As the owner of a bouncy border collie who requires oodles of exercise I get lots of walks and, because time is always short, I tend to walk the same area day after day. Tedious? Boring? Maybe but it does mean I get to know one small patch of Sussex really well. I know where the local territorial robin sits high up in an elder bush blasting out his warrior song; I am ready for the tiny brown wren that flits from the shelter of a large rambling blackberry bush across a narrow ditch to disappear into tufts of long grass close to the path I walk. I always stop to listen for the thrush whose song cuts through the cold morning air from the top of a splendid horse chestnut tree. My morning comes alive when I see the tell-tale bobbing flight of the green woodpecker that patrols the field we always walk across. I know where to look for the first snowdrops and the clumps of pale yellow primroses sunning themselves on a sheltered bank. I bake with blackberries and turn gin into something special with sloes in the autumn because I know where to find the fruit.

Take last Sunday for example. Late afternoon, the wind blowing from the east carrying a pocket of rain, grey, dank and finger tip cold, we walked down to the nearby river. The water was dark, the fields empty, and the hills bleak as we turned our collars up against the cold wishing we were beside the fire not out walking a dog. But then something happened; one of those special moments that turn the world around.

Just up ahead along the river bank path a kestrel lifted into the air and for a few seconds we watched entranced as it hovered, wings beating against the wind, then stilled, as it hung above the tall turfs of tangled grass growing along the edge of the path. We were close enough to see the grey plumage on the head and I fancied I saw the dark black beady eye ringed with gold searching for its food in the bank. Suddenly it dropped. One straight precise movement into the long grass and then up and a low level flight across the field to a fence where it came to rest to consume what it had
caught.

And then this morning I saw my kestrel again; this time perched on a telegraph pole and as it sat there hunched against the cold, grey sky I suddenly realised I had come to think of it as my kestrel. Ridiculous of course; I have no ownership rights over this bird; it is just that it has entered my world in the same way as all the other things I see on my walk have entered my world. And because they are part of me now, if anything happened to them I would be very upset.

I also realised that this sense of ownership is important because it carries a responsibility with it, a responsibility to ensure that nothing does happen to these things, that they are protected, not just for my enjoyment but because they are important in their own right. They make up our world. We need them for the future, for our future.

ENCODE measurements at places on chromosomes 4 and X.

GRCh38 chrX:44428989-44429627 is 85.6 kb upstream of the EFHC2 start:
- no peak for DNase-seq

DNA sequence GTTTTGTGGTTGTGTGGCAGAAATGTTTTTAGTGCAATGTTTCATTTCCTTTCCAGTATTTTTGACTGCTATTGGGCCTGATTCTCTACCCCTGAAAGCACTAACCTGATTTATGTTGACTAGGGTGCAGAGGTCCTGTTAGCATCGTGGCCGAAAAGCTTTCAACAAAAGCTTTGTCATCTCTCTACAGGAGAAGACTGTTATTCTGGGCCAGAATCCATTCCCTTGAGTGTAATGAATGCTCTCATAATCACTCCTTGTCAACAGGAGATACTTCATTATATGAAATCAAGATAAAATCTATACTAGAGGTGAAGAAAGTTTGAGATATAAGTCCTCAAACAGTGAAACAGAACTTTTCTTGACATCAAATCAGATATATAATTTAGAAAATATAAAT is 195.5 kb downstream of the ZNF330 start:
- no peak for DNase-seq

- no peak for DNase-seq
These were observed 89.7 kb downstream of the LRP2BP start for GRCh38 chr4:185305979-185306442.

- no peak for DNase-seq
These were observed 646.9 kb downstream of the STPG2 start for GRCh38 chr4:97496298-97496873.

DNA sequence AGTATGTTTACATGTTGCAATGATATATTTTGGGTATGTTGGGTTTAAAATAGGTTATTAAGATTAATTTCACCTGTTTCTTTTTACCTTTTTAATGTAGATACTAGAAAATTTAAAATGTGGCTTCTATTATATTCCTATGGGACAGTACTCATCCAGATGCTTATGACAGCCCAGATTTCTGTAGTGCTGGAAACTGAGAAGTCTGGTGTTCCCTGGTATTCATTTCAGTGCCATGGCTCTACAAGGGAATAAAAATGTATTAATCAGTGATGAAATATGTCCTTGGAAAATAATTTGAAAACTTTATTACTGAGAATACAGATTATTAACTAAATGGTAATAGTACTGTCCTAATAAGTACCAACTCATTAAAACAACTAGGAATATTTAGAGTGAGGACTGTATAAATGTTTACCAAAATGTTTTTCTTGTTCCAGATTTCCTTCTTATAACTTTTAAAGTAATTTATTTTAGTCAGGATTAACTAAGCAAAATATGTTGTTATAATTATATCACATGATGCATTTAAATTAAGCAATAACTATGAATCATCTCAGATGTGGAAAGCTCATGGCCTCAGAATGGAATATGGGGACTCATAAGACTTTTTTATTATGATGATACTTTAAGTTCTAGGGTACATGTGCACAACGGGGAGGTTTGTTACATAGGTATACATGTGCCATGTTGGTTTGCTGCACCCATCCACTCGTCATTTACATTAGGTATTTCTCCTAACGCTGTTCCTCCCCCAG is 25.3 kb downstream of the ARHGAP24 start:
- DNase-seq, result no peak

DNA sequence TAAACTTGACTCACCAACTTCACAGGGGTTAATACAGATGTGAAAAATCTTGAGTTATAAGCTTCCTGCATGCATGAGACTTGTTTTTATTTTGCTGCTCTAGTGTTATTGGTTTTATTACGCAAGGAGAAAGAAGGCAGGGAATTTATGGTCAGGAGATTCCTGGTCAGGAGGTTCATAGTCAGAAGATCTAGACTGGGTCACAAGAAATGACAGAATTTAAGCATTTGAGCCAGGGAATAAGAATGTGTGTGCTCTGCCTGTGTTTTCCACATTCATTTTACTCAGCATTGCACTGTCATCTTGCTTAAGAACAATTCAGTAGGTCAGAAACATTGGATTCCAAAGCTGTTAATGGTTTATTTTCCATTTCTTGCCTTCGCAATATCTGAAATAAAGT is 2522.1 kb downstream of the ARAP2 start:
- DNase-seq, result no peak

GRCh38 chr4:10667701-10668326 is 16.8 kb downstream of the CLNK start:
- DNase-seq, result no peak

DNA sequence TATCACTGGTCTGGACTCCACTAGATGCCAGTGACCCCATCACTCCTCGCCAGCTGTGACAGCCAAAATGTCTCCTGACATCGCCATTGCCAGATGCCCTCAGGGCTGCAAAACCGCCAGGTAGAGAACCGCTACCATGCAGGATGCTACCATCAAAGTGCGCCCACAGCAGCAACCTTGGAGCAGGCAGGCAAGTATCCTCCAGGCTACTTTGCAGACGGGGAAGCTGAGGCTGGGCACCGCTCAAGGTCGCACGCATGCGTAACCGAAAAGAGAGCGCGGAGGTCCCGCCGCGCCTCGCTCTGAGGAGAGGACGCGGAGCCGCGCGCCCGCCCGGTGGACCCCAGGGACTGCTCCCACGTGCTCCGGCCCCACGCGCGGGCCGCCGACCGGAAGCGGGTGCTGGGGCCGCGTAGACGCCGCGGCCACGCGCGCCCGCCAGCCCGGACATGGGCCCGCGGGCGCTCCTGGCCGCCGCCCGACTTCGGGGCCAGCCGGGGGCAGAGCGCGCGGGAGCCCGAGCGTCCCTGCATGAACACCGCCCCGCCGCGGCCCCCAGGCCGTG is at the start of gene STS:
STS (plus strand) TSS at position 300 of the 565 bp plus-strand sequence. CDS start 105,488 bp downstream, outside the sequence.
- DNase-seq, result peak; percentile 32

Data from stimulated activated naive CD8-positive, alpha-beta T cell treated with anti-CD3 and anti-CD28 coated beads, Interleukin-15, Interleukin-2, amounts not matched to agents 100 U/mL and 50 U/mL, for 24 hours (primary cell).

This is why I believe our ‘People and Wildlife’ work at the Sussex Wildlife Trust’s is important. We are constantly finding ways to open people’s eyes to how amazing the world around us is, leading them through a door which opens onto the enjoyment and then understanding of how our natural world works. We show children dragonfly larvae in a pond and take adults on bat walks, we get families rock pooling and offer fungi courses, run Nature Tots and flower identification sessions in the hope that once people start to enjoy the wildlife around them and learn about it, nature will become part of their lives engendering a sense of ownership and ultimately responsibility for the incredible world around us.

Education volunteers / Miles Davis

Education volunteers / Miles Davis

Education Volunteers Wanted at Seven Sisters Country Park
We are holding an Introductory Morning for new volunteers on Friday 20 February. Please click here to find out more.

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A Day in Wild Worthing

Author Tom Simpson
People and Wildlife Officer

Worthing shoreline / Tom Simpson

Worthing shoreline / Tom Simpson

During my first week as People and Wildlife Officer for the Wild about Worthing Project, I have spent a bit of time getting to know the people and places of this urban landscape and, most importantly, getting a glimpse of some of the wonderful wildlife there is to be seen around the town.

First stop was Whitebeam Woods, a tiny remnant of ancient woodland in west Worthing which certainly lives up to its designation as a Site of Nature Conservation Importance. A huge feral honey bee hive hanging from the limb of a mighty oak grabbed my attention and as I stared up trying to get a decent photo a noisy flock of long-tailed and great tits rushed past on the hunt for food, closely followed by the distinctive yaffle of a green woodpecker.

The "legs" of an old oak tree in Kings Wood, a potential haunt of stag beetle larvae / Tom Simpson

The “legs” of an old oak tree in Kings Wood, a potential haunt of stag beetle larvae / Tom Simpson